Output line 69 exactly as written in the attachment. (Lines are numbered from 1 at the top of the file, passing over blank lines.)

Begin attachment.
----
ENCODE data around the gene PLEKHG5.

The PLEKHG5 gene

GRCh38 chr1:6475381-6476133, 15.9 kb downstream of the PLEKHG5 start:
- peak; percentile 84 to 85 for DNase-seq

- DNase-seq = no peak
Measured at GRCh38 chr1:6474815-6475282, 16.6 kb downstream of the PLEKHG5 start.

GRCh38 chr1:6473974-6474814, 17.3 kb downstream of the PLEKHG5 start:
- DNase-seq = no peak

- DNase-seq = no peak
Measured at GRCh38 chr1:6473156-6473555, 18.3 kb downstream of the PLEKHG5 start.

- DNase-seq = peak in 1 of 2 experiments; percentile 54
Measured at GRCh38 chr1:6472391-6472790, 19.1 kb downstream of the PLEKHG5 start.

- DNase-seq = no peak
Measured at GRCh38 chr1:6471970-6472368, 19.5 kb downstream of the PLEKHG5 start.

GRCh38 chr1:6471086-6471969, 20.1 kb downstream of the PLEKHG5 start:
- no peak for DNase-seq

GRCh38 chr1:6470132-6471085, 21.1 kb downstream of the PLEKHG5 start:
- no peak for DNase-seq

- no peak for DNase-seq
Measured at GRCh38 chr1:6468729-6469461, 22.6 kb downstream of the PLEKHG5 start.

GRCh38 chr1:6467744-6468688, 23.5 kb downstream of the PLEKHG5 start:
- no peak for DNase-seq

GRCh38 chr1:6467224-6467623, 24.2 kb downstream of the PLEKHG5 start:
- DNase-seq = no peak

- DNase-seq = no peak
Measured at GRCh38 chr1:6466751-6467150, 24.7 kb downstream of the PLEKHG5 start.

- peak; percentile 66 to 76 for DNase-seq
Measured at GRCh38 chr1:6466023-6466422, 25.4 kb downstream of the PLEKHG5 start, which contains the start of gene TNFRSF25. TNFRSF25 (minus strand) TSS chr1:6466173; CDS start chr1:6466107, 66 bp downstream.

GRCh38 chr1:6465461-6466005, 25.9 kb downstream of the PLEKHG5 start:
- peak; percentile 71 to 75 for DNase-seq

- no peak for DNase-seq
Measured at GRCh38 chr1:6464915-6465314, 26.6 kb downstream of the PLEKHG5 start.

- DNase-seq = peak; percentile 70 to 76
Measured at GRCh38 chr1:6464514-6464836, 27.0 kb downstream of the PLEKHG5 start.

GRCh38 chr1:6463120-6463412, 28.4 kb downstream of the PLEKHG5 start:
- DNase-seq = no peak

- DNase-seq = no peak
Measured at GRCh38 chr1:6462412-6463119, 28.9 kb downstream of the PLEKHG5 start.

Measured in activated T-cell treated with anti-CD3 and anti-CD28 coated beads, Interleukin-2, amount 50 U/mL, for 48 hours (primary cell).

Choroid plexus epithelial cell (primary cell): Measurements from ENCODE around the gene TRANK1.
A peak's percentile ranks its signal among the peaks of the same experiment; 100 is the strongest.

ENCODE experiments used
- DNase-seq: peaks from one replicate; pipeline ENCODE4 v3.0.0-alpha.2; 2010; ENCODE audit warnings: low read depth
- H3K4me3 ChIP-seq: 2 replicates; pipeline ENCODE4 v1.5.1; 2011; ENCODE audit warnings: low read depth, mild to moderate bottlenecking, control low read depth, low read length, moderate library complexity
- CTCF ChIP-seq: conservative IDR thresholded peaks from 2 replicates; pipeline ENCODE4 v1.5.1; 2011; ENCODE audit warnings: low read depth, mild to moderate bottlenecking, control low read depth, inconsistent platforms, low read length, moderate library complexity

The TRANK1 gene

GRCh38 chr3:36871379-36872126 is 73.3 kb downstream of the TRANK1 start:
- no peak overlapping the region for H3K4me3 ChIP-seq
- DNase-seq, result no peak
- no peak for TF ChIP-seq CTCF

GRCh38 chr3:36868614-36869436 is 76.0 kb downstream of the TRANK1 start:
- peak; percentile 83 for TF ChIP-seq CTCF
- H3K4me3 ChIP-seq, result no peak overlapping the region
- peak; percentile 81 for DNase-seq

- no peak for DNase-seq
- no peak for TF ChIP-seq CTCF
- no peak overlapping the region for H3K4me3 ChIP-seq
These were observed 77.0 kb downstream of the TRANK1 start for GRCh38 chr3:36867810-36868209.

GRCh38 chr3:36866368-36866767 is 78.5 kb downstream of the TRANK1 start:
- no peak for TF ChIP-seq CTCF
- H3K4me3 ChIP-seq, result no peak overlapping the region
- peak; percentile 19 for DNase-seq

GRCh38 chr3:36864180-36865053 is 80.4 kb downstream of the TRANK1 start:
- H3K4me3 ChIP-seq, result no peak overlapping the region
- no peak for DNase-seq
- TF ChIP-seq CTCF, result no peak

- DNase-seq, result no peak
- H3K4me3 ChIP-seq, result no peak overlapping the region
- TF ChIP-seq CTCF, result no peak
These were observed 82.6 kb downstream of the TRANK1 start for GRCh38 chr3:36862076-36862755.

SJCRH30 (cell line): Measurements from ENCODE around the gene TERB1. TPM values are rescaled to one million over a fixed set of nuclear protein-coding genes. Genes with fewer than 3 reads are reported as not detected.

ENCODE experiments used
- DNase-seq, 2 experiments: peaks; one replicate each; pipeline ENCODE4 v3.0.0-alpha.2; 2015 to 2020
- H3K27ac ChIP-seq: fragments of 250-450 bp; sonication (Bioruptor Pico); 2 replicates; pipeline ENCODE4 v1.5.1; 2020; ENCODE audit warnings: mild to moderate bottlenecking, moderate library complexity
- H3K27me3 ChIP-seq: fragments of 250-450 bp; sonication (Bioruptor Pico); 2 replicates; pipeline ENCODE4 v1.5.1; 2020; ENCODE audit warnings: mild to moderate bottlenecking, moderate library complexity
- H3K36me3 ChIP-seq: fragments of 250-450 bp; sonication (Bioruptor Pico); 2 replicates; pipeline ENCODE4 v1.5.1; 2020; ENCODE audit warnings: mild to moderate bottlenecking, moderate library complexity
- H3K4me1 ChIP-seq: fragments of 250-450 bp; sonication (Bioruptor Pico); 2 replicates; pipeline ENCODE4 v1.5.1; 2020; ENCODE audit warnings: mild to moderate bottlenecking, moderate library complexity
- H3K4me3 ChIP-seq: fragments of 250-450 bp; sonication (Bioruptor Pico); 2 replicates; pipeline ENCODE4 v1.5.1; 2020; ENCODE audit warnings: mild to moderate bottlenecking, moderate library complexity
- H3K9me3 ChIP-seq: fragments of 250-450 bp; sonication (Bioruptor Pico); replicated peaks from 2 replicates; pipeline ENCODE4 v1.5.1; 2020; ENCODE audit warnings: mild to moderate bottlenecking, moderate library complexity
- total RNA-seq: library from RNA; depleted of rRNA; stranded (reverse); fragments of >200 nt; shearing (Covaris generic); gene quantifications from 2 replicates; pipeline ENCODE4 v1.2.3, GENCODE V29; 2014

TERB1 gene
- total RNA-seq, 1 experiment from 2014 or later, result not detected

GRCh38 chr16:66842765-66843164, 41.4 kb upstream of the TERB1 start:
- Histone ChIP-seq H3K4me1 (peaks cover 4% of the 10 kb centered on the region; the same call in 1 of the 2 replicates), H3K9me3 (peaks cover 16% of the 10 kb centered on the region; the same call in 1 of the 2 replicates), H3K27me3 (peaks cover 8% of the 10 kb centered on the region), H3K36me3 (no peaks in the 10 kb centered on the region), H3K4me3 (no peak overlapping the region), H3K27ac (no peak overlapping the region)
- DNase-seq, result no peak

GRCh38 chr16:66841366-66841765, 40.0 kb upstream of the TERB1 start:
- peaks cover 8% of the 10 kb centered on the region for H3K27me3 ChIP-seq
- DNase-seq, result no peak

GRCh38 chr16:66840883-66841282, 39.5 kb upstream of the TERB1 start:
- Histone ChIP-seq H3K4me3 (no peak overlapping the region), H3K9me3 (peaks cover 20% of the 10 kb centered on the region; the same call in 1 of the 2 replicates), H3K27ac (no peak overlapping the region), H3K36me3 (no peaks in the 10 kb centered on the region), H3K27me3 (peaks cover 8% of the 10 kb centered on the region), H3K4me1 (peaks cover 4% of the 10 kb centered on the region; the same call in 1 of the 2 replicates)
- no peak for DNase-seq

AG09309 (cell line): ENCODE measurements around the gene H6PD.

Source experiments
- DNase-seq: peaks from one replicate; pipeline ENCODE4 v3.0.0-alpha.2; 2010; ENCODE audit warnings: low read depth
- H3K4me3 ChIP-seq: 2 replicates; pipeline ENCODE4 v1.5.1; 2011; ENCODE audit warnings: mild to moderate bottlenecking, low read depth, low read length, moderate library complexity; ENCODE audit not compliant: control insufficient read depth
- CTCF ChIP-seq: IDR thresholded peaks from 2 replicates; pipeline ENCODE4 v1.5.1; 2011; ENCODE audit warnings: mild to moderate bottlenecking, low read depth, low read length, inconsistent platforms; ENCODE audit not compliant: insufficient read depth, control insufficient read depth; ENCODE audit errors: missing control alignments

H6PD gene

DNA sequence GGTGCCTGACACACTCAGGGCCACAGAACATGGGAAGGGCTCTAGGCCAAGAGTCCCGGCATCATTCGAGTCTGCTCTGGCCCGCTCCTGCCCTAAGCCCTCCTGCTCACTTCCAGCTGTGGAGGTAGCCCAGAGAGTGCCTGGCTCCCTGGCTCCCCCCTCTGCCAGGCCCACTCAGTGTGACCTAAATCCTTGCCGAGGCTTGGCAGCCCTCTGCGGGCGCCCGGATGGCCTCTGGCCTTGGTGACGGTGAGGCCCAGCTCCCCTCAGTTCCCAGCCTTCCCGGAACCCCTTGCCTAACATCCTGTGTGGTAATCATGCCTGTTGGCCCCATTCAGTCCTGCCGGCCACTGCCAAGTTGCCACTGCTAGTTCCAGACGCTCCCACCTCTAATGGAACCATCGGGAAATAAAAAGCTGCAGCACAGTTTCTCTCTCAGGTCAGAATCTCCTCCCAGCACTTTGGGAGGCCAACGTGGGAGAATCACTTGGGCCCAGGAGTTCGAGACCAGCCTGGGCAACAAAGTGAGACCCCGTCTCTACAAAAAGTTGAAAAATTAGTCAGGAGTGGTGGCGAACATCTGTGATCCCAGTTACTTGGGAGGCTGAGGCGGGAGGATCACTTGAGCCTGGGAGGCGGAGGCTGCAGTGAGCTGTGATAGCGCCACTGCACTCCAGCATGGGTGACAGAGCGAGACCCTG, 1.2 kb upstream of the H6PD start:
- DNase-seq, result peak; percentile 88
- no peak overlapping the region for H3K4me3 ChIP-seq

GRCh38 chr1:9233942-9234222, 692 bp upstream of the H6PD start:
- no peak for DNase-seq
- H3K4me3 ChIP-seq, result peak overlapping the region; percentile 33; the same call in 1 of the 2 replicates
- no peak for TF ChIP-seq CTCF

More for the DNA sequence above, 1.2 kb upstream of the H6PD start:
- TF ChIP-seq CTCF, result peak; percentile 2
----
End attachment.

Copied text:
- TF ChIP-seq CTCF, result no peak